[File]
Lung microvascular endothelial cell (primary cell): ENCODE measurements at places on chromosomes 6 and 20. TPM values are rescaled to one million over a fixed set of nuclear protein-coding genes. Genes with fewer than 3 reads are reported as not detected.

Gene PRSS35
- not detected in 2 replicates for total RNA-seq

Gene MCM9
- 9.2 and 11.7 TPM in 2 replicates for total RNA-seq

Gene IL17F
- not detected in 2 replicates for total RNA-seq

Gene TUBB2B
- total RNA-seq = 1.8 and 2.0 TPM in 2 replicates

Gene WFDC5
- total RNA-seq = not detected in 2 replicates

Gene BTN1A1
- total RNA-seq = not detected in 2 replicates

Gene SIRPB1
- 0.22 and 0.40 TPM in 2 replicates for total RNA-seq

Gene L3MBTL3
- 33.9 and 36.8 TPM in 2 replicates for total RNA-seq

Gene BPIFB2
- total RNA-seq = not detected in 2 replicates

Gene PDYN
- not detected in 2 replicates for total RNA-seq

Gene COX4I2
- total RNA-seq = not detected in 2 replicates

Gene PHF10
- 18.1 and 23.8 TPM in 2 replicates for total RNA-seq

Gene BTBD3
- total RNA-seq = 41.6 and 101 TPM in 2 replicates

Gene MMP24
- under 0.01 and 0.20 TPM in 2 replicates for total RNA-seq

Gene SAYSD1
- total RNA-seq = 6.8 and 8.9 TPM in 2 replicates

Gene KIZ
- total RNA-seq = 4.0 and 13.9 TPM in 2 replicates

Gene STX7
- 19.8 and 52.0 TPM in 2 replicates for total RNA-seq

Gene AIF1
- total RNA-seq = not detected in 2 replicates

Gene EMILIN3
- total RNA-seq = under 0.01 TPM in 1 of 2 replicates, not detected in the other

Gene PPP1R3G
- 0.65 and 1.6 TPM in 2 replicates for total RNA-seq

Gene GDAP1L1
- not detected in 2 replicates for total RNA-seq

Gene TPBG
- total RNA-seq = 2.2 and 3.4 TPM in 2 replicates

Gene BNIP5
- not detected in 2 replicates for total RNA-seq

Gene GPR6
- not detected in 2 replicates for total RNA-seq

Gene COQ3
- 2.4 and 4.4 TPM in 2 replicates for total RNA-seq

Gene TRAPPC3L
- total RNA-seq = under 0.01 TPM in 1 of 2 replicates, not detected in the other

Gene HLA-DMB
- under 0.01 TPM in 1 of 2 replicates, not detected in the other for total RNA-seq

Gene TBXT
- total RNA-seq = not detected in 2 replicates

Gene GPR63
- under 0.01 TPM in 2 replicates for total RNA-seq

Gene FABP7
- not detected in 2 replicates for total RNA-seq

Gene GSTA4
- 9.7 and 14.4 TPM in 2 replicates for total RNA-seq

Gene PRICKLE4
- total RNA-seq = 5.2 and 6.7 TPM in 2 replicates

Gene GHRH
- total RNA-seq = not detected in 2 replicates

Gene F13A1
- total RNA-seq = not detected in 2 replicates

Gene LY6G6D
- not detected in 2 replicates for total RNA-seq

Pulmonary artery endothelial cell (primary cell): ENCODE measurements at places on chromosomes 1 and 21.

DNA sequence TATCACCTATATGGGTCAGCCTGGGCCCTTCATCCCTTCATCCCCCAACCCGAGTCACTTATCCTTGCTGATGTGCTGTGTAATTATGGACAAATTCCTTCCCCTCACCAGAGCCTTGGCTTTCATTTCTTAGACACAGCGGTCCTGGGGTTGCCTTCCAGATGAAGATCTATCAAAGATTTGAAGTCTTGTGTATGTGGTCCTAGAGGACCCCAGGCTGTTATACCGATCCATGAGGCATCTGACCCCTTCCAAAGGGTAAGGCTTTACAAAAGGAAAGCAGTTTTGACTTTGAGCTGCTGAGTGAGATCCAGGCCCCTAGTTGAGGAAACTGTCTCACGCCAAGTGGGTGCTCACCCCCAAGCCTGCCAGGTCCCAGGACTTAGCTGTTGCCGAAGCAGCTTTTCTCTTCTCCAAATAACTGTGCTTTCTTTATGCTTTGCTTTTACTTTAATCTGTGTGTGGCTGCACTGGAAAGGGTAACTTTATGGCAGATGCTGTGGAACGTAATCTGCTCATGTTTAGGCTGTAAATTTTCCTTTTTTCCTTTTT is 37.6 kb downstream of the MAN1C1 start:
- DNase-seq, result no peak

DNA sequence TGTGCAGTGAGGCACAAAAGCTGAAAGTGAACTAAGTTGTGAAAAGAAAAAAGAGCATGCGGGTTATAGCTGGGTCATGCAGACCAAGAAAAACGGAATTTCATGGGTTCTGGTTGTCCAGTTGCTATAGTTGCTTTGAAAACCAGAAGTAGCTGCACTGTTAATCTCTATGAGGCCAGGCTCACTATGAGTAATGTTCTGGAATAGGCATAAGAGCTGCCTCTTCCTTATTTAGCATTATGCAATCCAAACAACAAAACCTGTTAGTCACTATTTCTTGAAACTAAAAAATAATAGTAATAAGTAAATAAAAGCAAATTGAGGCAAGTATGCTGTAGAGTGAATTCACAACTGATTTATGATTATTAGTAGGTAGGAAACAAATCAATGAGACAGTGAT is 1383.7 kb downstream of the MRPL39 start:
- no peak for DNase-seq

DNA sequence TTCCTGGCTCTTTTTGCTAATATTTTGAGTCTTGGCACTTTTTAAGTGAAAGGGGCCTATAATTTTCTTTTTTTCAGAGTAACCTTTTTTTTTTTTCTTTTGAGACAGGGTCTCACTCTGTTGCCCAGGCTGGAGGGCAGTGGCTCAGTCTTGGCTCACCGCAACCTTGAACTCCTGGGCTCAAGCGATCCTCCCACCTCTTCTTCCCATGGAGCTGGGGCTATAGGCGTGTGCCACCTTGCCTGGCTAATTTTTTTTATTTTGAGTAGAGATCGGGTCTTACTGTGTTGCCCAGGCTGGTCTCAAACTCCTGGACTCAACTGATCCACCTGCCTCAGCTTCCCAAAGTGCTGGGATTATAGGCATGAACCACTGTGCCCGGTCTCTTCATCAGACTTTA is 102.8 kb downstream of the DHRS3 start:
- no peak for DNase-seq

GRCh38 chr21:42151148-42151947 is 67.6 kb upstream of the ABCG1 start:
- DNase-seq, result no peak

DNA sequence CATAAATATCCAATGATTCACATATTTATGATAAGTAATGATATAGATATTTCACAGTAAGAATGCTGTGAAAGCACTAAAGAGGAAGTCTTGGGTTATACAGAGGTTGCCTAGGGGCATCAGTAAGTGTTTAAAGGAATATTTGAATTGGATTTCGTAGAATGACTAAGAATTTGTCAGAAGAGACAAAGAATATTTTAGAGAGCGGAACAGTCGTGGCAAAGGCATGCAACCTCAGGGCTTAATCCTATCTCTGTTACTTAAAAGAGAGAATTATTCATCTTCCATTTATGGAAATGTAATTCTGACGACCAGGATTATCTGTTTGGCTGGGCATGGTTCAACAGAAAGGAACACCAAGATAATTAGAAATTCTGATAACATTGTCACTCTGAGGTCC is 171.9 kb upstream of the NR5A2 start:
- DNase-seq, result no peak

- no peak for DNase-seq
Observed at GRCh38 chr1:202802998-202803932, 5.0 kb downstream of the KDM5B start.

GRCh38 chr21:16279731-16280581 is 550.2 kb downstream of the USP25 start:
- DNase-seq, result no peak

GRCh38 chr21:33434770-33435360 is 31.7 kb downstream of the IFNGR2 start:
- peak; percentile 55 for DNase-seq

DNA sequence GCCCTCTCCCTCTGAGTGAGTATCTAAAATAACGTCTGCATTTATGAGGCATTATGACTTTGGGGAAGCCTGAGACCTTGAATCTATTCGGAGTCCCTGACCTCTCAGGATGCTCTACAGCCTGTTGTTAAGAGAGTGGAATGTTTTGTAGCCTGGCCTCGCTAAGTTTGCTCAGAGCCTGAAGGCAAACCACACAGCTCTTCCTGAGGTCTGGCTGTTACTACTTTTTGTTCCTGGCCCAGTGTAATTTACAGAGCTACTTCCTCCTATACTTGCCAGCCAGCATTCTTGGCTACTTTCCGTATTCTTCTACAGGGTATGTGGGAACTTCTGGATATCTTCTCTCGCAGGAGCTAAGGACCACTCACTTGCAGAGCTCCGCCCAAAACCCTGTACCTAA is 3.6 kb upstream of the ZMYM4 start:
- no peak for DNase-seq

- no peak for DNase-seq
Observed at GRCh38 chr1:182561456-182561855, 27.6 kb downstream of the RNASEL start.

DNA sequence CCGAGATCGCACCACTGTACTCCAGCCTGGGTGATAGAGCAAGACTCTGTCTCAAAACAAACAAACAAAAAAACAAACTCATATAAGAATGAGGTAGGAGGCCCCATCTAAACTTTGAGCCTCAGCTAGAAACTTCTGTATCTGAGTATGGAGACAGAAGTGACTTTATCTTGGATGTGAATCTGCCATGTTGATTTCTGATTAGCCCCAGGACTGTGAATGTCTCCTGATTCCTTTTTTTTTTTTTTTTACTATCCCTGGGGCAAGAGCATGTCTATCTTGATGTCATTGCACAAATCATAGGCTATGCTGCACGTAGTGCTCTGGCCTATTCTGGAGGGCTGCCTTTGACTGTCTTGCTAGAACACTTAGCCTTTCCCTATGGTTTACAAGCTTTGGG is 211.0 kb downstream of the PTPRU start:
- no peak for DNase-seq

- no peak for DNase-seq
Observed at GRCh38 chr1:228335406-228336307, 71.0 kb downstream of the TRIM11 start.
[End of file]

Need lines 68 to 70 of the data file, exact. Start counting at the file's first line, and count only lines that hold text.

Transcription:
Gene F13A1
- total RNA-seq = not detected in 2 replicates

Gene LY6G6D